This is probably one of the hardest questions for PF in my mind. We don't have a lot of questions per-day and the questions we do get are very similar (in most, not all, cases).

Based on A51, it seems the questions per-day is something that is lacking from getting us out of the Beta and into the relm of sweet headers.

Question stands: What can we do to help ourselves get out of beta, as normal/power (daily) users?


Share and promote.

There is a meta question I posted a while back about how to attract higher level users, such as fitness and kinesiology professors/researchers and other users such as that. It didn't get a lot of traction at the time.

However, you can always share a link to the community, whether it's on bodybuilding forums, fitness forums, facebook, etc. The more eyeballs and quality questions will help drive traffic and interest, rather than 29 more iterations of "I work out but got a poochy belly, what do I do?"

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    I think we also need to be somewhat clearer towards users what exactly can be asked here. The help page states that PF is not for questions about "nutrition unrelated to exercise, such as food safety, nutritional needs for children, etc.", but I'm seeing questions regarding nutrition that are relevant to physical fitness sometimes getting closed, sometimes not. The message that's being sent out is not clear-cut enough, and the site needs a strong identity to attract good questions. – G_H May 19 '16 at 5:40
  • @G_H - All nutrition can be relevant to fitness. It was determined a few years ago that only nutrition involved with an ongoing program was on topic here. That's why your mfp post, while very informative, isn't really on topic. – JohnP May 19 '16 at 15:39
  • Got a link to any meta discussions where it was established? I'd be interested in seeing it. Nutrition involved with an ongoing program is certainly a specific definition, maybe it needs some elaboration in the help page. It's kind of an odd definition, from my POV, so maybe the discussions clear up the reasons. For example, is a question like "does beta-alanine improve performance in strength-focused training" on-topic or not? Would it be seen as program-related? – G_H May 19 '16 at 18:08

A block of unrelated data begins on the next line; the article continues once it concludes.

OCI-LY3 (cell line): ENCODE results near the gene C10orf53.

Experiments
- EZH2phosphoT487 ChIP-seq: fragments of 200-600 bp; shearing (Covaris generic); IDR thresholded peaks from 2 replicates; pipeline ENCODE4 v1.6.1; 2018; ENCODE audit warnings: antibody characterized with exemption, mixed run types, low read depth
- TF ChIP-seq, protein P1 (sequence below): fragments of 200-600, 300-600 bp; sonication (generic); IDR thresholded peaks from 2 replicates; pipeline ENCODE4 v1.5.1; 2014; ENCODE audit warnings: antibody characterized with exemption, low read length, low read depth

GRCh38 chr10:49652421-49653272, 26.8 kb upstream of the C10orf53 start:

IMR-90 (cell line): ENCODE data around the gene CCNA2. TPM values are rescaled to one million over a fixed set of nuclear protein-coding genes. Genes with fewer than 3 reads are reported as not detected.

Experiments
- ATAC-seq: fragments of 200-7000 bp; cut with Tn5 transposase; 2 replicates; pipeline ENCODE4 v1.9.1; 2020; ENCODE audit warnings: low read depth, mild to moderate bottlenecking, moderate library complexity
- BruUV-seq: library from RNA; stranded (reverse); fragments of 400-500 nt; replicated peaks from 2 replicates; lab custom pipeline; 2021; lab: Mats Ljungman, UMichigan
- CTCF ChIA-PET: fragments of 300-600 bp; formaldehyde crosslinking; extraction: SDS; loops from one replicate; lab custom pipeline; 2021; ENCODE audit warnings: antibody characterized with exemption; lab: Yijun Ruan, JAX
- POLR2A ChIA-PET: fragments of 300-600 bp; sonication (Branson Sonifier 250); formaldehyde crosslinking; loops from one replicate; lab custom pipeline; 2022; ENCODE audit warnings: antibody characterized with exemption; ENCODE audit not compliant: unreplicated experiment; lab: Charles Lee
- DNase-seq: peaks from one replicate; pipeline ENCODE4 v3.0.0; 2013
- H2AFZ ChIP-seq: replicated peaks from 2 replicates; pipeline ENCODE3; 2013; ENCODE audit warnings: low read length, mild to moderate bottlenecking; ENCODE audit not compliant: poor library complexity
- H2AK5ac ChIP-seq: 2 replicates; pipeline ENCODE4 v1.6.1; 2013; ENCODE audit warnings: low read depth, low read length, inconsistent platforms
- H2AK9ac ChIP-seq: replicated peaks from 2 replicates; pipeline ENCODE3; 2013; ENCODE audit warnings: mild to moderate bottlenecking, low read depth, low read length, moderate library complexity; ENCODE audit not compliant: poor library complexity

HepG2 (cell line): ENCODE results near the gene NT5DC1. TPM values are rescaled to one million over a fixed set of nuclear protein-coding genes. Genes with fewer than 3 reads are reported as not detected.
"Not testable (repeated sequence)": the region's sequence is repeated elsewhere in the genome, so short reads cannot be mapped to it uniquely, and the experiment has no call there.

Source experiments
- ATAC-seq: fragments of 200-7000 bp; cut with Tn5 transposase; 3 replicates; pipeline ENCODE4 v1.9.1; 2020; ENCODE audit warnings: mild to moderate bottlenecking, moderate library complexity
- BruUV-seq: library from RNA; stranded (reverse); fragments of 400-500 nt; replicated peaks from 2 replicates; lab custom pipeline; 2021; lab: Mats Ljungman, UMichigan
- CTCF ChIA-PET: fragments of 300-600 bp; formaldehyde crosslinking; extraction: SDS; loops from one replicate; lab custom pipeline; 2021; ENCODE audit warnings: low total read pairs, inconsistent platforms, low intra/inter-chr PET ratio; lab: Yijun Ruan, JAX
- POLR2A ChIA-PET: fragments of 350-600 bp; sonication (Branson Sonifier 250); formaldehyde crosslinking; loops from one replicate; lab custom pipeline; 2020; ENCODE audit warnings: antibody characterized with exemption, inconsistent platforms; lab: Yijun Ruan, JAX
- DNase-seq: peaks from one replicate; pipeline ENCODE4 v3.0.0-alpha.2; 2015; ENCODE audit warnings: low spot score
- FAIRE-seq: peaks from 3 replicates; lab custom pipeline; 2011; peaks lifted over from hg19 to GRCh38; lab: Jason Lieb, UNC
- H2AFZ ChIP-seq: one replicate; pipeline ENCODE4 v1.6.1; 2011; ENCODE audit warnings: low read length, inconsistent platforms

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    @G_H - meta.fitness.stackexchange.com/questions/137/…, meta.fitness.stackexchange.com/questions/306/…, meta.fitness.stackexchange.com/questions/287/…, and you can always type "nutrition" and "scope" into the search bar and see all the side/peripheral discussions that went on. (Note, the discussions/decision predate my time on the site by a few months). – JohnP May 19 '16 at 19:00
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    @G_H - And the discussions on scope from the original members of the site (Many of whom are still here, Dave Leipmann, Greg, Ivo, Berin, etc. are very interesting, and help really define the "nutrition related to exercise" stance. For your alanine, question, my first gut thought is yes, since it's asking about the element in the context of strength training. I'd have to see how the question was actually worded, though. – JohnP May 19 '16 at 19:08
  • Thanks for the links! The alanine question is simply an example, so not something I wanna ask (plenty of answers out there for me in studies). – G_H May 19 '16 at 20:00
  • @G_H - You could always post a relevant question and answer it yourself. That's perfectly allowed, and especially if you're using studies, would be a nice addition. You might also get other answers with information you hadn't heard/considered. – JohnP May 26 '16 at 16:35

More rigour in applying the stack exchange standards of questions and answers on this site.

Personally i have an interest in this topic but when I first looked at this site some time ago I decided that the same problems endemic to online fitness fora existed here: